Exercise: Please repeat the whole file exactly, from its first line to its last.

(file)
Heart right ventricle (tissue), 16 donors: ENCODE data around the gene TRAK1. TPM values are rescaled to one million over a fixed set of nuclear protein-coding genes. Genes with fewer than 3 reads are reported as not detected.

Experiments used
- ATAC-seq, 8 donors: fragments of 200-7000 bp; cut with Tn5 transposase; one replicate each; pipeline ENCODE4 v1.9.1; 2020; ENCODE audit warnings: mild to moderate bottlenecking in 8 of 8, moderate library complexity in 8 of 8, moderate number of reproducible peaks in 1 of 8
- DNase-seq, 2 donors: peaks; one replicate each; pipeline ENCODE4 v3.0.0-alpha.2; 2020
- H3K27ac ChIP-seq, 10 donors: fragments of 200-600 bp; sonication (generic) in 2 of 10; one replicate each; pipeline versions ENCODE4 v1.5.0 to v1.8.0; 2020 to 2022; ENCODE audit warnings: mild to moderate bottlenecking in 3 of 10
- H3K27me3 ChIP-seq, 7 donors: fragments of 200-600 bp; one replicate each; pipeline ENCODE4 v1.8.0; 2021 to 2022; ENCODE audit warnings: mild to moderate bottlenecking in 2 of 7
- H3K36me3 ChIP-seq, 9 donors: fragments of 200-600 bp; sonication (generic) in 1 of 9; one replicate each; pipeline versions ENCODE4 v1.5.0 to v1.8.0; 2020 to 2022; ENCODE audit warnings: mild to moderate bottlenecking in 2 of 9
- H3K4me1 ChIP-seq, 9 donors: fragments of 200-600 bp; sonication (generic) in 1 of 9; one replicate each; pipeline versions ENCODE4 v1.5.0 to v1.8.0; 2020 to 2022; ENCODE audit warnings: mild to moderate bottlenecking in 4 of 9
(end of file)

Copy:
Heart right ventricle (tissue), 16 donors: ENCODE data around the gene TRAK1. TPM values are rescaled to one million over a fixed set of nuclear protein-coding genes. Genes with fewer than 3 reads are reported as not detected.

Experiments used
- ATAC-seq, 8 donors: fragments of 200-7000 bp; cut with Tn5 transposase; one replicate each; pipeline ENCODE4 v1.9.1; 2020; ENCODE audit warnings: mild to moderate bottlenecking in 8 of 8, moderate library complexity in 8 of 8, moderate number of reproducible peaks in 1 of 8
- DNase-seq, 2 donors: peaks; one replicate each; pipeline ENCODE4 v3.0.0-alpha.2; 2020
- H3K27ac ChIP-seq, 10 donors: fragments of 200-600 bp; sonication (generic) in 2 of 10; one replicate each; pipeline versions ENCODE4 v1.5.0 to v1.8.0; 2020 to 2022; ENCODE audit warnings: mild to moderate bottlenecking in 3 of 10
- H3K27me3 ChIP-seq, 7 donors: fragments of 200-600 bp; one replicate each; pipeline ENCODE4 v1.8.0; 2021 to 2022; ENCODE audit warnings: mild to moderate bottlenecking in 2 of 7
- H3K36me3 ChIP-seq, 9 donors: fragments of 200-600 bp; sonication (generic) in 1 of 9; one replicate each; pipeline versions ENCODE4 v1.5.0 to v1.8.0; 2020 to 2022; ENCODE audit warnings: mild to moderate bottlenecking in 2 of 9
- H3K4me1 ChIP-seq, 9 donors: fragments of 200-600 bp; sonication (generic) in 1 of 9; one replicate each; pipeline versions ENCODE4 v1.5.0 to v1.8.0; 2020 to 2022; ENCODE audit warnings: mild to moderate bottlenecking in 4 of 9